Closing out Merlefest 2011 with Band of Joy, among other things
It had been kind of overcast all day. A couple of times, the sun asserted itself through the clouds, making them almost sort of see-through before it dimmed again and they reappeared. After three days of wicked hot sun, beating skin red and sweating through jeans, it was a sweet repose. In the morning, after catching two songs from Doc Watson by the creek (there’s a reason the man is a legend in his field), I’d sat on the side of that steep hill, toward the bottom, and watched Crooked Still deliver the third of three show-stealing sets.
The quintet’s new lineup is a constant source of fascination for me. It’s three-quarters of a string quartet – the viola slot is filled instead by a banjo – making them quite possibly the only act of the festival where an acoustic guitar made an appearance for only one song. Though Some Strange Country was hands-down one of my favorite albums last year, the band’s earlier efforts always left me a little wanting. Here, though, live at Merlefest, with this new lineup, even the older songs seem to pop out of their shells and whiz about the air.
Were it not for two other notable acts, I’d confidently call them Best of Fest, but alas, the day played on.
Several times throughout the weekend, someone had mentioned to me a band called Blind Boy Chocolate and the Milk Sheiks. It started the way buzz starts – just a couple random rumors. “I heard the dance tent was howling Friday night with those guys,” became “They sold out of all their merch in an hour.”
Apparently a troupe of busking musicians from right here in Asheville (I’ve never seen the full outfit before, though the saw player is often outside Malaprop’s bookstore by himself), the band played a closing day set on the Plaza. For those who may have never been to Merlefest before, it takes place on the campus of a community college in Wilkesboro, NC. It’s a kind of odd place to throw a roots music festival with 13 stages, considering it’s covered in concrete and classrooms, and whatnot, but the festival has been going on for 24 years now, and they make it work.
The Plaza where Blind Boy and his band threw down on Sunday afternoon is really just an area between two buildings of classrooms, between two sets of stairs. I guess you can call it a plaza, but when there’s not a music festival there, it’s probably just called “that flat slab of concrete between those two buildings.” It’s a small space, with a small stage relegated for locals and open mic performances. There, Blind Boy Chocolate & the Milk Sheiks played to a crowd which spilled over onto stairwells and tables. People standing on things to see. Necks craning. It was the most remarkable thing – the way word travels through a festival – and the way one completely unknown band used to playing only for disinterested passersby could suddenly command so much attention and respect.
But, they deserved it. Their “hardware section” (as they call themselves) was tight and dynamic – washbucket bass, saw, and washboard, respectively. Then there’s a resophonic guitar, one guy who plays banjolin and mandolin, and another on fiddle. The crowd couldn’t get enough. I found myself wondering if it was a freak event, or if it’s the beginning of something big for this troupe. They sold out of merch, after all. Had to run home and get more for Sunday. (“We made these CDs ourselves,” they boasted to the crowd.) Those who had become devotees throughout the weekend threw around comparisons like Old Crow Medicine Show, the Avetts’ early days, and Carolina Chocolate Drops. Someone called the buzz around these guys “a phenomenon.”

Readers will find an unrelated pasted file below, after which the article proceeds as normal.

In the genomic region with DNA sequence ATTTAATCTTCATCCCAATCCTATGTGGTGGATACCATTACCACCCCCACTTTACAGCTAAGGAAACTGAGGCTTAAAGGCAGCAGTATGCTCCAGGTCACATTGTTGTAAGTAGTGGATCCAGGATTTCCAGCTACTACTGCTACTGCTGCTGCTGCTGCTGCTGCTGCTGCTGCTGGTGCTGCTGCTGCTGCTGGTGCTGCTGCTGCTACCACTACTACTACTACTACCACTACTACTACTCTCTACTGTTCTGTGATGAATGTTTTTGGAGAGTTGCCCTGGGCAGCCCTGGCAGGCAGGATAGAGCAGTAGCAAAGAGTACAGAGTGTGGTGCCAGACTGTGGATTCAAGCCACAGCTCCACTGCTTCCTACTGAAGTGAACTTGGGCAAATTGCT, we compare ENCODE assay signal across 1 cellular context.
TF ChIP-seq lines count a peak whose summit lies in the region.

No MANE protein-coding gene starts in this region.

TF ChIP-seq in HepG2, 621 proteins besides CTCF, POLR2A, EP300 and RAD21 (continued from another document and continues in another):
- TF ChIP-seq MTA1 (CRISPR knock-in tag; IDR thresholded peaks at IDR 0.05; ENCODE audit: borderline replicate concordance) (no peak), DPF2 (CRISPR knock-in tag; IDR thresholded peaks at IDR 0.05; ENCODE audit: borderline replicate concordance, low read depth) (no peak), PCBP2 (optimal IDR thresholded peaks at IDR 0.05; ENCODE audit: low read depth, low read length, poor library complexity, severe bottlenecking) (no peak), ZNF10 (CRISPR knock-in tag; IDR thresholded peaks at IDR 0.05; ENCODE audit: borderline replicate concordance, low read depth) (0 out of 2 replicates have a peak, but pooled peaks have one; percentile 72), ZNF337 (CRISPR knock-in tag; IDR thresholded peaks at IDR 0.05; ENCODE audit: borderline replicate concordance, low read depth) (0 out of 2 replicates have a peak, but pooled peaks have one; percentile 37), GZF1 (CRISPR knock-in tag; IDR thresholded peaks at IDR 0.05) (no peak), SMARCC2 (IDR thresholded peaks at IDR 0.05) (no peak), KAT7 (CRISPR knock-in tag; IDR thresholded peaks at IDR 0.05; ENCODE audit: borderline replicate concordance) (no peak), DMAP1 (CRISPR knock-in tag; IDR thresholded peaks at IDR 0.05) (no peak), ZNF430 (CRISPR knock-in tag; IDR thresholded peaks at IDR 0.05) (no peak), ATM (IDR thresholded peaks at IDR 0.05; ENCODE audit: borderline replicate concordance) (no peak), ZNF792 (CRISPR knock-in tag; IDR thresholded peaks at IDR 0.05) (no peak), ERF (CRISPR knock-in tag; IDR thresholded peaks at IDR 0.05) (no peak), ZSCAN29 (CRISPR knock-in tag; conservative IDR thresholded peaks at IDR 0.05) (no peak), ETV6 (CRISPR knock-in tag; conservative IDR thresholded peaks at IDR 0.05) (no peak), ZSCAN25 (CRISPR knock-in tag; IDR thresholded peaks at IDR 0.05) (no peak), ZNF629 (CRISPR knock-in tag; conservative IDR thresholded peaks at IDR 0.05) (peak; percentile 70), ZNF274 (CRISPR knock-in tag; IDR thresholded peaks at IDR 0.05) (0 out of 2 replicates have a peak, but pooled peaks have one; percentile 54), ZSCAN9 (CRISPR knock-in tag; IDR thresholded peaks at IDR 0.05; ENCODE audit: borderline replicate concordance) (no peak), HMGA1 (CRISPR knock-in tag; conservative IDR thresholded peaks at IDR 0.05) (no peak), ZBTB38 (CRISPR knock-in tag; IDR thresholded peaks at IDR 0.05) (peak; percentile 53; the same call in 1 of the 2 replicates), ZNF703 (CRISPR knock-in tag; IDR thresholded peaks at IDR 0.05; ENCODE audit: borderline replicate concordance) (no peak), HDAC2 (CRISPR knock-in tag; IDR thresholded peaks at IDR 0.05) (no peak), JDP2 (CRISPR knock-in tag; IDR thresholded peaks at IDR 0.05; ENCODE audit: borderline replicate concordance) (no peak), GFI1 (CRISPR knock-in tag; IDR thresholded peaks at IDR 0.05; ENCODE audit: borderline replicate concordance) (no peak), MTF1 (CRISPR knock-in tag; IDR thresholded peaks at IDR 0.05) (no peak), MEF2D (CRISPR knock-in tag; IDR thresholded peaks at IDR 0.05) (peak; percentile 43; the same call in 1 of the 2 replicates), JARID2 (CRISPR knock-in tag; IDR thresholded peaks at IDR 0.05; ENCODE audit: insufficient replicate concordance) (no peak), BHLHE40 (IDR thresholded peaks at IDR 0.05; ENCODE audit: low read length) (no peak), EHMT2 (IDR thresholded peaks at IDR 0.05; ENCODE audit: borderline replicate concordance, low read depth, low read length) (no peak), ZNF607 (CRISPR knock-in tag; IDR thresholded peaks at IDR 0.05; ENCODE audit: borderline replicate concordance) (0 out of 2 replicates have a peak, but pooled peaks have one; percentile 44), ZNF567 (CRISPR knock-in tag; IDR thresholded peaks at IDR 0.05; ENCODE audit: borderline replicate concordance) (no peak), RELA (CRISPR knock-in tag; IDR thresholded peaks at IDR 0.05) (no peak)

We’ll see. I can only say, ripping myself away to catch Tim O’Brien on the mainstage was something I did with great effort. Once I’d decided I didn’t want to miss O’Brien entirely, it took me four songs of to get the motivation to migrate away, so full was the energy in that plaza.
O’Brien was on, though, and I was glad I didn’t miss him entirely. What can one say about his live set, other than he’s one of the finest bluegrass pickers around. He warmed the stage up nicely for the day’s – and the festival’s – final act.
As a general rule, I’d spent the weekend mostly disinterested with the mainstage. Part of that was the rows upon rows of chairs blocking my view. The giant video screen which distracted from watching the real people on stage right there. Or maybe it was the sheer size of the field, the way everything is so spread out there. Who knows. None of the headliners really kept my attention. I’d gotten the feeling Lyle Lovett was putting on a stellar set, but it seemed so easy to disconnect from mainstage performances due to all these other distractions.
That was not the case with Band of Joy, though. Plant’s intensity was surmounted only by Buddy Miller and Darrel Scott’s incredible instrumentalism…and Patty Griffin’s vocals on top of all that. The band was cohesive and strong, grooving to one giant groove, moving atop one enveloping wave. The set list came from all over the place – each of the band members’ impressive solo catalogs, the Led Zeppelin song book (they opened with a roots groove version of “Black Dog”), their recent Band of Joy album, Plant’s collaborative disc with Alison Krauss, and the annals of American folk music. Where the Doobie Brothers had felt like an odd choice for this particular demographic, Band of Joy were spot on in every way. It was almost as if every other band, every other performance throughout the weekend – with all their memorable adeptness and impressive musicality – was now being schooled on how it’s done.
If that’s how Merlefest closes its 24th year, I can only imagine what will take place next year for their 25th Anniversary.
photo by Amos Perrine